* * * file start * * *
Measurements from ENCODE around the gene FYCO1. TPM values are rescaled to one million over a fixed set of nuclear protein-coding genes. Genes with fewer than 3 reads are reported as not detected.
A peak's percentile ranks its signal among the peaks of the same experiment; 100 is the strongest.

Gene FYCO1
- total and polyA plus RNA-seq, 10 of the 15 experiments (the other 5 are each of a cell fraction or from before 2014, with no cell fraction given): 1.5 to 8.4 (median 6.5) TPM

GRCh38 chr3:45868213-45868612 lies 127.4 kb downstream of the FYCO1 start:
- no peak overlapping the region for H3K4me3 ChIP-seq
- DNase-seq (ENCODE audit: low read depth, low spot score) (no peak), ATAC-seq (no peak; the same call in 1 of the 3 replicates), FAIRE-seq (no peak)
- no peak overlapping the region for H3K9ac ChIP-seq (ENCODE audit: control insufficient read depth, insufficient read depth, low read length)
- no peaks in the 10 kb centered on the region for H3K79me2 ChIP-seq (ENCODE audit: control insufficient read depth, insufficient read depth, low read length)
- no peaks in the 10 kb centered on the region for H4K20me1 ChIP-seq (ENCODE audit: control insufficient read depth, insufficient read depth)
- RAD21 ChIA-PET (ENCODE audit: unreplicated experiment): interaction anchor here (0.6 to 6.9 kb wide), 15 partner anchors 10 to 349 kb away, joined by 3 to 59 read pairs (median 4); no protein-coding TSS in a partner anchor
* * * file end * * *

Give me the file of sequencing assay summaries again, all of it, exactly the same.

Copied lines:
Measurements from ENCODE around the gene FYCO1. TPM values are rescaled to one million over a fixed set of nuclear protein-coding genes. Genes with fewer than 3 reads are reported as not detected.
A peak's percentile ranks its signal among the peaks of the same experiment; 100 is the strongest.

Gene FYCO1
- total and polyA plus RNA-seq, 10 of the 15 experiments (the other 5 are each of a cell fraction or from before 2014, with no cell fraction given): 1.5 to 8.4 (median 6.5) TPM

GRCh38 chr3:45868213-45868612 lies 127.4 kb downstream of the FYCO1 start:
- no peak overlapping the region for H3K4me3 ChIP-seq
- DNase-seq (ENCODE audit: low read depth, low spot score) (no peak), ATAC-seq (no peak; the same call in 1 of the 3 replicates), FAIRE-seq (no peak)
- no peak overlapping the region for H3K9ac ChIP-seq (ENCODE audit: control insufficient read depth, insufficient read depth, low read length)
- no peaks in the 10 kb centered on the region for H3K79me2 ChIP-seq (ENCODE audit: control insufficient read depth, insufficient read depth, low read length)
- no peaks in the 10 kb centered on the region for H4K20me1 ChIP-seq (ENCODE audit: control insufficient read depth, insufficient read depth)
- RAD21 ChIA-PET (ENCODE audit: unreplicated experiment): interaction anchor here (0.6 to 6.9 kb wide), 15 partner anchors 10 to 349 kb away, joined by 3 to 59 read pairs (median 4); no protein-coding TSS in a partner anchor